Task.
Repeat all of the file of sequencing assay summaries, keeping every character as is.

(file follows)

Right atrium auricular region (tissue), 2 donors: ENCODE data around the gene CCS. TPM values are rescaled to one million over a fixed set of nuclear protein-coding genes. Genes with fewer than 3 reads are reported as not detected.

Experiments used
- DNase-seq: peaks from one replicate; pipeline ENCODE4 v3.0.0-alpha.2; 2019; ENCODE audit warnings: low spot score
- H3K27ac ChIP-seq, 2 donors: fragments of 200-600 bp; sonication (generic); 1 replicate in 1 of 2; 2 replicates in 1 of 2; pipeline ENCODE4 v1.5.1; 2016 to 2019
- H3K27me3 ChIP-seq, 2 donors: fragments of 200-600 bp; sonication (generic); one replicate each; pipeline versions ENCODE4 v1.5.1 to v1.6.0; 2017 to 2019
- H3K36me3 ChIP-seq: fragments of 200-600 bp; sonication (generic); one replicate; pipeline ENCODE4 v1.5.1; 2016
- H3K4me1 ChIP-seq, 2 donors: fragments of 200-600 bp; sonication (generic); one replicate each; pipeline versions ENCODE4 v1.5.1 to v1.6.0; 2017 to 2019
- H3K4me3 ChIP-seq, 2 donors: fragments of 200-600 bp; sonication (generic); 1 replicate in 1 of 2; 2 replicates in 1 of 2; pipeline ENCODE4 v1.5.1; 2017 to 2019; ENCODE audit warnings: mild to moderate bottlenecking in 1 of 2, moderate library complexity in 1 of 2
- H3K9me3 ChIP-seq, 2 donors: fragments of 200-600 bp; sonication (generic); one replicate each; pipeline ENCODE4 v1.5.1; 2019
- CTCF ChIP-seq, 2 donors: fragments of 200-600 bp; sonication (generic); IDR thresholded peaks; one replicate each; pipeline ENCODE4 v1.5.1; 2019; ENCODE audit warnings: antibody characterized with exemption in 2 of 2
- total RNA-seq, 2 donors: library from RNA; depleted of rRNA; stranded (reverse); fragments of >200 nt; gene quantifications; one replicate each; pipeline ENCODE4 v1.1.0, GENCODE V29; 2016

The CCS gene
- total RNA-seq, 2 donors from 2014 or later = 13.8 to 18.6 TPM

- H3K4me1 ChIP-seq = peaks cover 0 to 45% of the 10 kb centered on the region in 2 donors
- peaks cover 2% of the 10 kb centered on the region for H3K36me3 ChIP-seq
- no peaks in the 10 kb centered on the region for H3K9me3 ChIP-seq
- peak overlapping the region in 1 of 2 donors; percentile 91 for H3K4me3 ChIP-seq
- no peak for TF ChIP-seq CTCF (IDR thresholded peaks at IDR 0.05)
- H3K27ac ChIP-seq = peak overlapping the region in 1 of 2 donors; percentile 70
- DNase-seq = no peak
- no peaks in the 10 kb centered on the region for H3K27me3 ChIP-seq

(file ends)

Right atrium auricular region (tissue), 2 donors: ENCODE data around the gene CCS. TPM values are rescaled to one million over a fixed set of nuclear protein-coding genes. Genes with fewer than 3 reads are reported as not detected.

Experiments used
- DNase-seq: peaks from one replicate; pipeline ENCODE4 v3.0.0-alpha.2; 2019; ENCODE audit warnings: low spot score
- H3K27ac ChIP-seq, 2 donors: fragments of 200-600 bp; sonication (generic); 1 replicate in 1 of 2; 2 replicates in 1 of 2; pipeline ENCODE4 v1.5.1; 2016 to 2019
- H3K27me3 ChIP-seq, 2 donors: fragments of 200-600 bp; sonication (generic); one replicate each; pipeline versions ENCODE4 v1.5.1 to v1.6.0; 2017 to 2019
- H3K36me3 ChIP-seq: fragments of 200-600 bp; sonication (generic); one replicate; pipeline ENCODE4 v1.5.1; 2016
- H3K4me1 ChIP-seq, 2 donors: fragments of 200-600 bp; sonication (generic); one replicate each; pipeline versions ENCODE4 v1.5.1 to v1.6.0; 2017 to 2019
- H3K4me3 ChIP-seq, 2 donors: fragments of 200-600 bp; sonication (generic); 1 replicate in 1 of 2; 2 replicates in 1 of 2; pipeline ENCODE4 v1.5.1; 2017 to 2019; ENCODE audit warnings: mild to moderate bottlenecking in 1 of 2, moderate library complexity in 1 of 2
- H3K9me3 ChIP-seq, 2 donors: fragments of 200-600 bp; sonication (generic); one replicate each; pipeline ENCODE4 v1.5.1; 2019
- CTCF ChIP-seq, 2 donors: fragments of 200-600 bp; sonication (generic); IDR thresholded peaks; one replicate each; pipeline ENCODE4 v1.5.1; 2019; ENCODE audit warnings: antibody characterized with exemption in 2 of 2
- total RNA-seq, 2 donors: library from RNA; depleted of rRNA; stranded (reverse); fragments of >200 nt; gene quantifications; one replicate each; pipeline ENCODE4 v1.1.0, GENCODE V29; 2016

The CCS gene
- total RNA-seq, 2 donors from 2014 or later = 13.8 to 18.6 TPM

- H3K4me1 ChIP-seq = peaks cover 0 to 45% of the 10 kb centered on the region in 2 donors
- peaks cover 2% of the 10 kb centered on the region for H3K36me3 ChIP-seq
- no peaks in the 10 kb centered on the region for H3K9me3 ChIP-seq
- peak overlapping the region in 1 of 2 donors; percentile 91 for H3K4me3 ChIP-seq
- no peak for TF ChIP-seq CTCF (IDR thresholded peaks at IDR 0.05)
- H3K27ac ChIP-seq = peak overlapping the region in 1 of 2 donors; percentile 70
- DNase-seq = no peak
- no peaks in the 10 kb centered on the region for H3K27me3 ChIP-seq